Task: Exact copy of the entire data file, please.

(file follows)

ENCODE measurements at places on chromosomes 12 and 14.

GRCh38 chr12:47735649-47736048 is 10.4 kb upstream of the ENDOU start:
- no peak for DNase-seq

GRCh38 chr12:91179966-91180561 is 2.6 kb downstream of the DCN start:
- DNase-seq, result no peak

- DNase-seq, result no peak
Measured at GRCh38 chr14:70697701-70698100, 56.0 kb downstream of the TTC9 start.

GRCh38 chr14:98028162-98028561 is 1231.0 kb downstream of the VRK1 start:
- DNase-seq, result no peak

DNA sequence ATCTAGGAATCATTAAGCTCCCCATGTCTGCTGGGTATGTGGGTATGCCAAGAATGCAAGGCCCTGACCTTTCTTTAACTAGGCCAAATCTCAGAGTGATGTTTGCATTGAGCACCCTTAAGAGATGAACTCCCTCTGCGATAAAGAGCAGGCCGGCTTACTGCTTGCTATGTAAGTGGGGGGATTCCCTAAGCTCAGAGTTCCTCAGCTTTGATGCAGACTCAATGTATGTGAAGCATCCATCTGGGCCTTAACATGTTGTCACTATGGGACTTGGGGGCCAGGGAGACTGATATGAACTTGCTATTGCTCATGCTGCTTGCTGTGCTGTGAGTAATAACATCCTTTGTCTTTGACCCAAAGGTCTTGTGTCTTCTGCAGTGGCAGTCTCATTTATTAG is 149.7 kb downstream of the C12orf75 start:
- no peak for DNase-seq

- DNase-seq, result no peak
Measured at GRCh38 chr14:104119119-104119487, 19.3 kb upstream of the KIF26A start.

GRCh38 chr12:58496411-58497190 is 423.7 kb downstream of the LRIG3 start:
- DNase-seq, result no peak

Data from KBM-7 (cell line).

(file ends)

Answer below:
ENCODE measurements at places on chromosomes 12 and 14.

GRCh38 chr12:47735649-47736048 is 10.4 kb upstream of the ENDOU start:
- no peak for DNase-seq

GRCh38 chr12:91179966-91180561 is 2.6 kb downstream of the DCN start:
- DNase-seq, result no peak

- DNase-seq, result no peak
Measured at GRCh38 chr14:70697701-70698100, 56.0 kb downstream of the TTC9 start.

GRCh38 chr14:98028162-98028561 is 1231.0 kb downstream of the VRK1 start:
- DNase-seq, result no peak

DNA sequence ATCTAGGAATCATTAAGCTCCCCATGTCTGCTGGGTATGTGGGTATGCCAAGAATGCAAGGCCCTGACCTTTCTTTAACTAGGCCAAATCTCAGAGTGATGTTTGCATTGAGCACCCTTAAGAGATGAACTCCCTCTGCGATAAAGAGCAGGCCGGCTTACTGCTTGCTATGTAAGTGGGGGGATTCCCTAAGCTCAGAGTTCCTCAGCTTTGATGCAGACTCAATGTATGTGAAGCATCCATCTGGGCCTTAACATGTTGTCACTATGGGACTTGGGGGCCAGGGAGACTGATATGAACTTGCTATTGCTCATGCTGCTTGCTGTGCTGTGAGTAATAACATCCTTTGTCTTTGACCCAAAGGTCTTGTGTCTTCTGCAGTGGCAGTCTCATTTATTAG is 149.7 kb downstream of the C12orf75 start:
- no peak for DNase-seq

- DNase-seq, result no peak
Measured at GRCh38 chr14:104119119-104119487, 19.3 kb upstream of the KIF26A start.

GRCh38 chr12:58496411-58497190 is 423.7 kb downstream of the LRIG3 start:
- DNase-seq, result no peak

Data from KBM-7 (cell line).